Adaption & Restoration, III: Stages

My previous post outlined four elements commonly associated with the process of adaption and restoration. These four elements (projection, quest, unity in multiplicity, and the persona) move through three stages (differentiation, confrontation, and reunion) in order to help an individual gradually separate her-/himself from the persona, confront the depths of unconscious activity, and reconcile the multiplicity of conflicting elements within the psyche to create psychological balance.[1] This post describes the three stages of differentiation, confrontation, and reunion.



The first stage of differentiation consists of an initial crisis presented as a conflict of opposites (multiplicity). Although not usually perceived as such by the individual, this initial crisis represents the psyche’s call to adaption and restoration, and initiates an internal quest that leads to a period of introversion and introspection.[2] Differentiation aims to break up the substance of the personality, to separate it, and all residual elements, from the persona.[3] Dealing with a wounded and suffering the personality,[4] differentiation isolates the personality from the organizational aspects of the psyche (i.e., the self and the ego) to evaluate the compatibility of current features of consciousness with newly revealed unconscious information in an effort to facilitate incorporation of this new unconscious material into consciousness.[5] The only remedy to this crisis that presents itself during differentiation is for an individual to confront the cause of her/his inner conflict, and learn its purpose within the psyche.[6]



During the second stage of confrontation, the conscious gains awareness of the inner working of the psyche.[7] Until this point, the individual’s psychic energy has been focused on external activity. During confrontation, that energy turns inward to “nourish […] the creative and spiritualized part” of the individual.[8] To complete this next level of interior activity, confrontation requires the further differentiation[9] of any as yet undifferentiated elements through direct encounter with, and assessment of problems within, the psyche.[10] Jung stressed the importance of encountering and reconciling psychic conflict, since balance and self-regulation depend on uniting psychic opposites.[11]To complete this continued differentiation, the stage confrontation includes a metaphorical death to the world[12] that destroys the identity[13] in preparation for a “birth of inner consciousness”[14] through which reunion is made possible.[15]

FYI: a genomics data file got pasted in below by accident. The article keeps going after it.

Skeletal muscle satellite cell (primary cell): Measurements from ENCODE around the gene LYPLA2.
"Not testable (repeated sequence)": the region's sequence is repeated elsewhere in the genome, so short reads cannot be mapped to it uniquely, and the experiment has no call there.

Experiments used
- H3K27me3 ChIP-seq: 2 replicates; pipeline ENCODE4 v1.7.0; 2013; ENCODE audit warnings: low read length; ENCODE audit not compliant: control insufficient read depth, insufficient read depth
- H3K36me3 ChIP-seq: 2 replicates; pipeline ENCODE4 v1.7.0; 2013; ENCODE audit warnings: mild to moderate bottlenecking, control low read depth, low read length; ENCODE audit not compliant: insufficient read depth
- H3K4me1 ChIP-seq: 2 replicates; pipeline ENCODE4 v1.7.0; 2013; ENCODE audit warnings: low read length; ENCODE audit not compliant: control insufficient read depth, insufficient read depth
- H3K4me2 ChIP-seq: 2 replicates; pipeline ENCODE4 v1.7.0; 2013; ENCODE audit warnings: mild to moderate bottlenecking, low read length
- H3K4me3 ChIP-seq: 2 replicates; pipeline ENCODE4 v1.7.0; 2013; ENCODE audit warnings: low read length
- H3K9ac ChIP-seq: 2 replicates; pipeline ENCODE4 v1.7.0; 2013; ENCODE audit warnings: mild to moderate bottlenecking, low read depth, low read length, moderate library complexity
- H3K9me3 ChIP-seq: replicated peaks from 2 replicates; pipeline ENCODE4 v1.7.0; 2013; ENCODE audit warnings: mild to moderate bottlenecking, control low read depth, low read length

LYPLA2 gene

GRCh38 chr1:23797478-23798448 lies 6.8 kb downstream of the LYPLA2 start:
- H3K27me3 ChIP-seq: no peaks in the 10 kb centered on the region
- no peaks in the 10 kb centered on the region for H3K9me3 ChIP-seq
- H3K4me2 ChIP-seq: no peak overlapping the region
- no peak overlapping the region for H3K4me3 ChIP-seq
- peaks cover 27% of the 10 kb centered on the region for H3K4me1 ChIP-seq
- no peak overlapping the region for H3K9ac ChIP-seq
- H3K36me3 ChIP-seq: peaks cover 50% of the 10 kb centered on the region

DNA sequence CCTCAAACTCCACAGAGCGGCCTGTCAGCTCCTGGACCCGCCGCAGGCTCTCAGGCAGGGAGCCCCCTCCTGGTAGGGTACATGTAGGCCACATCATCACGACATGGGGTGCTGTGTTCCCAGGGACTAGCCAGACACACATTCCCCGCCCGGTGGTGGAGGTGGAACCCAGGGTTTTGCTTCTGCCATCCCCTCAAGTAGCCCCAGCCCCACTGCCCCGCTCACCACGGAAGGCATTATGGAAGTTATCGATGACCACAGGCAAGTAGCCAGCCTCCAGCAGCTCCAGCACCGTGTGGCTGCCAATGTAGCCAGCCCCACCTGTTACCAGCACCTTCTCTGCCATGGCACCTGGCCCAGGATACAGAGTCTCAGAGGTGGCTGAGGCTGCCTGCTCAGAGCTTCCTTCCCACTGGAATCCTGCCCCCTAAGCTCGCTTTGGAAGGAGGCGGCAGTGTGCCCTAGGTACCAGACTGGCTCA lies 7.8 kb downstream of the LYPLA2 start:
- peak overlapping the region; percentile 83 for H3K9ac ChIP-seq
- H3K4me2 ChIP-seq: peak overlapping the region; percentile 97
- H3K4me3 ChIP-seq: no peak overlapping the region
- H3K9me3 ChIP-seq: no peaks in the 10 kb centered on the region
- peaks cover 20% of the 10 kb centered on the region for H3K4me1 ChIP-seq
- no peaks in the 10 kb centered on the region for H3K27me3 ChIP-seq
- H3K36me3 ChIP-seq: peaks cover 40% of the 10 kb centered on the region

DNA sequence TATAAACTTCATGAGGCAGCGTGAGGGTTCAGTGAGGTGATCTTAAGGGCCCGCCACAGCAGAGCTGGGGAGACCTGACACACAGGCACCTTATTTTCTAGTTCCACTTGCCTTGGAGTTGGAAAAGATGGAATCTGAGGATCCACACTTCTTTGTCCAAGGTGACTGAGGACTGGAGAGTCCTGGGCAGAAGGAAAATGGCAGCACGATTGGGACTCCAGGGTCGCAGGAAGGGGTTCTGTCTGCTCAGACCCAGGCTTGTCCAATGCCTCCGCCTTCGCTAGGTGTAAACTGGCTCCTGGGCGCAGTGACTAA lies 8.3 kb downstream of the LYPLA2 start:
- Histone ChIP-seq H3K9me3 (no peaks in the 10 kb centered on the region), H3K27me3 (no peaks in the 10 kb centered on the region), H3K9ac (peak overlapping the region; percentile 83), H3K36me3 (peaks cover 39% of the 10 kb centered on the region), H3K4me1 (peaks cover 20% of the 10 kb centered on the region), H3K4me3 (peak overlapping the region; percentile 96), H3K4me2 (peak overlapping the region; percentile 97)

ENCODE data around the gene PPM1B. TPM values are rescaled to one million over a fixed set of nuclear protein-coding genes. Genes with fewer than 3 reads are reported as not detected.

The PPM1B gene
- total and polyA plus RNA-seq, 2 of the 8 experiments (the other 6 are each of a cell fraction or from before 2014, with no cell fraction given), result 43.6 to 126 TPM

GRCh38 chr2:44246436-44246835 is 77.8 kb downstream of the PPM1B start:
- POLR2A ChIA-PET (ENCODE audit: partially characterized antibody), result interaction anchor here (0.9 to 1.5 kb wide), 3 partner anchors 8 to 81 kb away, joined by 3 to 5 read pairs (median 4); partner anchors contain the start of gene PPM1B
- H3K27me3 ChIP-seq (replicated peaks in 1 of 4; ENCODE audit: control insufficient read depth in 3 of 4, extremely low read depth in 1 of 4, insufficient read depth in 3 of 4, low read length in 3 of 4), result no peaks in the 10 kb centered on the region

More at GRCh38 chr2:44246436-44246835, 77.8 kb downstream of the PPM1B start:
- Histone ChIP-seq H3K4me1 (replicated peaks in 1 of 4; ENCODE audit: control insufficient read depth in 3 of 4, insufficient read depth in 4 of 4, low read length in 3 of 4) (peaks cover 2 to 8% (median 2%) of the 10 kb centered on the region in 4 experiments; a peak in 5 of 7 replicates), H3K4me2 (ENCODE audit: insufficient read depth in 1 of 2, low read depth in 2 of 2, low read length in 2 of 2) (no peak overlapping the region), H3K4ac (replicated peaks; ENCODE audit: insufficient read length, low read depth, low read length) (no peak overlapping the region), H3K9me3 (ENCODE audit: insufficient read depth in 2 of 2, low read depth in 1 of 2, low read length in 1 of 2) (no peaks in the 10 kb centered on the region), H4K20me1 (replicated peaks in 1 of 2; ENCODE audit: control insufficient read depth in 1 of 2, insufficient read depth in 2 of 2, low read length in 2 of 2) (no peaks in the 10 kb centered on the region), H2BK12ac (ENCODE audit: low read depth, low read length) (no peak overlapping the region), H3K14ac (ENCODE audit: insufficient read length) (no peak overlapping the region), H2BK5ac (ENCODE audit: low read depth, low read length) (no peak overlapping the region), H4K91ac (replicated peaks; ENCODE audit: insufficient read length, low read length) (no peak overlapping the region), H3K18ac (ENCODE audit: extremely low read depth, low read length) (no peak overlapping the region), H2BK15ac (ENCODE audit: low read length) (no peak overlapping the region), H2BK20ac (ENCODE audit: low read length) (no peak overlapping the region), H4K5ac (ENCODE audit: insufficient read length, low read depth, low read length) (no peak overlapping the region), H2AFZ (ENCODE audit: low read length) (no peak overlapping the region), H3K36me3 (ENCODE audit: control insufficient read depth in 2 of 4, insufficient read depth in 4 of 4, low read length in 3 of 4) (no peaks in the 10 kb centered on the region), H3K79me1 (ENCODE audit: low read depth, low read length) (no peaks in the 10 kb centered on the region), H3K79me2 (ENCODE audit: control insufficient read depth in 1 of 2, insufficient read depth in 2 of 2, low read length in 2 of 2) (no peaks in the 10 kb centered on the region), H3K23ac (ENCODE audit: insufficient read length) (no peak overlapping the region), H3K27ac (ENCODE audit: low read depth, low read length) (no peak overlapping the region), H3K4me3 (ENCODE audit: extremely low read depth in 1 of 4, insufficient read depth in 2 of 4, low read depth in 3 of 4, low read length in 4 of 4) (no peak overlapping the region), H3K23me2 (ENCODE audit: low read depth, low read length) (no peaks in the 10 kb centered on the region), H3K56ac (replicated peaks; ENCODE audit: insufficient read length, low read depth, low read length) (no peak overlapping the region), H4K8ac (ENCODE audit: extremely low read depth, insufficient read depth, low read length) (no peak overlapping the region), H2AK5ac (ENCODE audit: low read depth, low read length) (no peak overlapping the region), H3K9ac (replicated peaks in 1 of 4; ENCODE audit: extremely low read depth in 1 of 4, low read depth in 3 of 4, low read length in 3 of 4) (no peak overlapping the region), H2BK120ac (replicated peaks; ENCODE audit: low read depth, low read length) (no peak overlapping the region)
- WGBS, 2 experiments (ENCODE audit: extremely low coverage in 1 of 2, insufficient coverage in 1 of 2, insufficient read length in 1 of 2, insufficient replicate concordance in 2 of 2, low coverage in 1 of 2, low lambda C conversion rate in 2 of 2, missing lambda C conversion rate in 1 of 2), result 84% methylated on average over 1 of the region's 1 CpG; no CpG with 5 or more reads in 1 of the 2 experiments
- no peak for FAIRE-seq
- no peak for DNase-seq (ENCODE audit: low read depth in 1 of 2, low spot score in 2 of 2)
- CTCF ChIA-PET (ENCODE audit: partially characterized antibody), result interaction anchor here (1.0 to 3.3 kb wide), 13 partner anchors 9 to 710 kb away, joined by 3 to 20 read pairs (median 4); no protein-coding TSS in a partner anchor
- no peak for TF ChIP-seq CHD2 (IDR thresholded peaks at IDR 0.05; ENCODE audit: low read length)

The final stage of individuation, the coniunctio (conjunction) or reunion, involves widening an individual’s conscious experience to create a more comprehensive psychological outlook.[16] Reunion resolves the conflict of opposites within the psyche and brings harmony, creating conditions for psychological wholeness.[17] Through this inner resolution of conflict, an individual may regain her/his role in the world with a heightened level of awareness.[18] The reunion of previously separated and conflicting elements (i.e., multiplicity) does not occur on its own. The process requires an archetypal mediator, which appears in the form of the shadow.[19]


Combined with the previously mentioned elements of adaption and restoration, these three stages aim to integrate the traumatic experience, and the unconscious material it reveals, into the individual’s consciousness.


Next time: The Goal of the Elements and Stages of Adaption and Restoration: Integration of Unconscious Material



[1] James Gollnick, “A Jungian Perspective on Religion and the Ideal Individual,” Dialogue and Alliance 10, no. 2 (Fall/Winter 1996):74-6.

[2] M.-L.von Franz, “The Process of Individuation,” in Man and His Symbols, ed. C. G. Jung (New York: Dell, 1968), 169-70.

[3] Bettina L. Knapp, Theatre and Alchemy (Detroit: Wayne State University Press, 1980), 32.

[4] von Franz, “The Process of Individuation,” 169.

[5] Murray Stein, Practicing Wholeness: Analytical Psychology and Jungian Thought (New York: Continuum, 1996), 68.

[6] von Franz, “The Process of Individuation,” 170.

[7] Murray Stein, Practicing Wholeness: Analytical Psychology and Jungian Thought (New York: Continuum, 1996), 70.

[8] Knapp, Theatre and Alchemy, 88.

[9] C. G. Jung, Collected Works: Mysterium Coniunctionis: An Inquiry into the Separation and Synthesis of Psychic Opposites in Alchemy, trans. R. F. C. Hull, 2nd ed., Vol. 14 (Princeton: Princeton University Press, 1989), par. 671.

[10] Knapp, Theatre and Alchemy, 11.

[11 C. G. Jung, Collected Works: Practice of Psychotherapy, trans. R. F. C. Hull, Vol. 16 (Princeton: Princeton University Press, 1985), par. 212. See also: C.G.Jung, The Portable Jung, ed. Joseph Campbell, trans. R. F. C. Hull. (New York: Penguin Books, 1976); C. G. Jung, Collected Works: Psychological Types, trans. R. F. C. Hull, Vol. 6 (Princeton: Princeton University Press, 1990), par.1921.

[12] Jung, CW 14:670.

[13] Stein, Practicing Wholeness, 70

[14] Knapp, Theatre and Alchemy, 88.

[15] Jung, CW 14:670.

[16] Stein, Practicing Wholeness, 74.

[17] Knapp, Theatre and Alchemy, 13.

[18] Stein, Practicing Wholeness, 72. According to Jung, the shadow archetype is the initial form in which the unconscious introduces itself, and is usually the first psychic aspect an individual encounters. Jung describes the shadow as, an aspect of the psyche which “personifies everything that the subject refuses to acknowledge about [her- or] himself”( C. G. Jung, Collected Works: The Archetypes and the Collective Unconscious, trans. R. F. C. Hull, 2nd ed., Vol. 9.1 [Princeton: Princeton University Press, 1990], par.513).

[19] Jung, CW 14:658.


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